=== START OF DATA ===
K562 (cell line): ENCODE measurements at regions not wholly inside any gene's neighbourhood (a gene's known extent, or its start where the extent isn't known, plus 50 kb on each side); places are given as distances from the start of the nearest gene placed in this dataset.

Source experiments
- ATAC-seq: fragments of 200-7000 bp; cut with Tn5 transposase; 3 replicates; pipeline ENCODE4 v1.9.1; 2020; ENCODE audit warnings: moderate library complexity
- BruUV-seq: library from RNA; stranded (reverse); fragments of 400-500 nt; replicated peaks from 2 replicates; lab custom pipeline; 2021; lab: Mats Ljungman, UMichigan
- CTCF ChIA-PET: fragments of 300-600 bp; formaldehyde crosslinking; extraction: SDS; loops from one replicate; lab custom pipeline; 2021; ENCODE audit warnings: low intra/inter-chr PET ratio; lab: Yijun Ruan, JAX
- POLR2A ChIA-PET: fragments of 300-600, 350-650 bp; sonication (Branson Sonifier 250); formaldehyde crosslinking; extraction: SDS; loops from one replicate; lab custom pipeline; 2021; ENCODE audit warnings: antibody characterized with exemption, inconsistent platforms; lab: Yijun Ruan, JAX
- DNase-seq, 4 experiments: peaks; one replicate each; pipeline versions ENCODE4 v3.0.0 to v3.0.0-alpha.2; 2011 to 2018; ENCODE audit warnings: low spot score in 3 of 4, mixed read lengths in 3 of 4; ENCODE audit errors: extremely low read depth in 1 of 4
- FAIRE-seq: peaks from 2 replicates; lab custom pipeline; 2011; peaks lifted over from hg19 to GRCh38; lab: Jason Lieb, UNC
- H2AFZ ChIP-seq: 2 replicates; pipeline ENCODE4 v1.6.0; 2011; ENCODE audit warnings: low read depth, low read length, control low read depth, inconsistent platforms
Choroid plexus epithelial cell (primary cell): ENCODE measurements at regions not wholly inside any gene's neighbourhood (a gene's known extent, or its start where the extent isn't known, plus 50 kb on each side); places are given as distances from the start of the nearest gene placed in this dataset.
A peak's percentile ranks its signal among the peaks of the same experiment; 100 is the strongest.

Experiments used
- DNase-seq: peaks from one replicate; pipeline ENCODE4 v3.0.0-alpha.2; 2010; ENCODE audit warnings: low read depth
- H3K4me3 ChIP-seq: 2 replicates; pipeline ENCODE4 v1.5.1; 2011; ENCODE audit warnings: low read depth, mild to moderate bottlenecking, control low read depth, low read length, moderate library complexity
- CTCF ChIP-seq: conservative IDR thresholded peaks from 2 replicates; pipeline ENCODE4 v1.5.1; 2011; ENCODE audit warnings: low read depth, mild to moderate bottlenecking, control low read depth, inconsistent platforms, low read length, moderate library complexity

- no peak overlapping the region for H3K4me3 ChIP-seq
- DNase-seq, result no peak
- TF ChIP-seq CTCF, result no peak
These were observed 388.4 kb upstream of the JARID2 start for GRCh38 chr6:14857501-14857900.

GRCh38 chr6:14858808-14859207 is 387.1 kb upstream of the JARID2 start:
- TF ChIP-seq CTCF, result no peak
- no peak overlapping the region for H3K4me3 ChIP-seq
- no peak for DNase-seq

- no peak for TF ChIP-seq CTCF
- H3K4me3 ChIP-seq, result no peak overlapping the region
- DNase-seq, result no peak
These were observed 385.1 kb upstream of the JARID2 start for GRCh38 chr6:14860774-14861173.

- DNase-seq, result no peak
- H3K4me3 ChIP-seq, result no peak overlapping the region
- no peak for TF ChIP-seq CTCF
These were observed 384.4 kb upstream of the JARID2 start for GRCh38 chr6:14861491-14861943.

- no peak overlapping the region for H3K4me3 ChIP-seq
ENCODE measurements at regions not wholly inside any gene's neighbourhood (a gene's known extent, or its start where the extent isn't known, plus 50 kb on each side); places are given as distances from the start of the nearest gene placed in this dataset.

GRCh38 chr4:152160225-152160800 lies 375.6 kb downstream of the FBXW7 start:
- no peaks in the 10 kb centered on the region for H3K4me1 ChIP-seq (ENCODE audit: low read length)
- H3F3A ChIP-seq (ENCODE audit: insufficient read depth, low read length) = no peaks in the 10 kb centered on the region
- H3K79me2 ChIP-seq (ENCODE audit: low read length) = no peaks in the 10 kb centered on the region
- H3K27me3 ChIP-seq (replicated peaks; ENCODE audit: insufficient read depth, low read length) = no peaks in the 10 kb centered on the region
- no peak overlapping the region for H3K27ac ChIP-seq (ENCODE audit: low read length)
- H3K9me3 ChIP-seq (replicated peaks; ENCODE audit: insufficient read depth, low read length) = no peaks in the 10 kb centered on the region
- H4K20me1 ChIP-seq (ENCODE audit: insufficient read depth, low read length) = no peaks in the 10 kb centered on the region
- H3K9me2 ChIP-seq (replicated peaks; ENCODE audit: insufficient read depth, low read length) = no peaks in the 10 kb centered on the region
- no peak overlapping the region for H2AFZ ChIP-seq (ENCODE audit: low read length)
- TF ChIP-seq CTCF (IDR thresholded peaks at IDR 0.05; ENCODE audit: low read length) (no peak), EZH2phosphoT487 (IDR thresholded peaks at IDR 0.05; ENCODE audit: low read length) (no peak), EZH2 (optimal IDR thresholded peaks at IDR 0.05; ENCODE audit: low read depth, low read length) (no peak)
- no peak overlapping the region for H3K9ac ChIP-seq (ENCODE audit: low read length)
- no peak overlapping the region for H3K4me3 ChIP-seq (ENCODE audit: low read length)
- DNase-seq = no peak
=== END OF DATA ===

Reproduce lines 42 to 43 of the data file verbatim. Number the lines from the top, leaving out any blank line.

- H3K9me2 ChIP-seq (replicated peaks; ENCODE audit: insufficient read depth, low read length) = no peaks in the 10 kb centered on the region
- no peak overlapping the region for H2AFZ ChIP-seq (ENCODE audit: low read length)